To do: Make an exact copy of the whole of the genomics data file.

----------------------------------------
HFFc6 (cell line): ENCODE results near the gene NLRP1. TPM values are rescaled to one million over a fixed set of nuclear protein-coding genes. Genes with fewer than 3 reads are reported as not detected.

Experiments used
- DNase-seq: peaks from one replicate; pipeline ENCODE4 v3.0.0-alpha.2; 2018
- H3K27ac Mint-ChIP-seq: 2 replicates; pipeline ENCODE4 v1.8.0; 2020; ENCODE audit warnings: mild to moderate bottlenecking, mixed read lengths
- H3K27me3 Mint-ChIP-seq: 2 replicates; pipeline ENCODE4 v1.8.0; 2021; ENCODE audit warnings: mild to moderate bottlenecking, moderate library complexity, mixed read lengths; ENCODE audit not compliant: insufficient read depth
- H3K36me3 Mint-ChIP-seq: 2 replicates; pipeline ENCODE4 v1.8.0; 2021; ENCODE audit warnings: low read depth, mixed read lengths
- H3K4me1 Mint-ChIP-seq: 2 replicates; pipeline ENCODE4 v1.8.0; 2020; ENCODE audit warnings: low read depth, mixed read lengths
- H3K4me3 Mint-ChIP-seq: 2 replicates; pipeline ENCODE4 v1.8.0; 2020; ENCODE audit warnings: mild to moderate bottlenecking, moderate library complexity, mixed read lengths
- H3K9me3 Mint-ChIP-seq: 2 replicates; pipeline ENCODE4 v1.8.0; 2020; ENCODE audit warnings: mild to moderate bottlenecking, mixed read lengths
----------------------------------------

HFFc6 (cell line): ENCODE results near the gene NLRP1. TPM values are rescaled to one million over a fixed set of nuclear protein-coding genes. Genes with fewer than 3 reads are reported as not detected.

Experiments used
- DNase-seq: peaks from one replicate; pipeline ENCODE4 v3.0.0-alpha.2; 2018
- H3K27ac Mint-ChIP-seq: 2 replicates; pipeline ENCODE4 v1.8.0; 2020; ENCODE audit warnings: mild to moderate bottlenecking, mixed read lengths
- H3K27me3 Mint-ChIP-seq: 2 replicates; pipeline ENCODE4 v1.8.0; 2021; ENCODE audit warnings: mild to moderate bottlenecking, moderate library complexity, mixed read lengths; ENCODE audit not compliant: insufficient read depth
- H3K36me3 Mint-ChIP-seq: 2 replicates; pipeline ENCODE4 v1.8.0; 2021; ENCODE audit warnings: low read depth, mixed read lengths
- H3K4me1 Mint-ChIP-seq: 2 replicates; pipeline ENCODE4 v1.8.0; 2020; ENCODE audit warnings: low read depth, mixed read lengths
- H3K4me3 Mint-ChIP-seq: 2 replicates; pipeline ENCODE4 v1.8.0; 2020; ENCODE audit warnings: mild to moderate bottlenecking, moderate library complexity, mixed read lengths
- H3K9me3 Mint-ChIP-seq: 2 replicates; pipeline ENCODE4 v1.8.0; 2020; ENCODE audit warnings: mild to moderate bottlenecking, mixed read lengths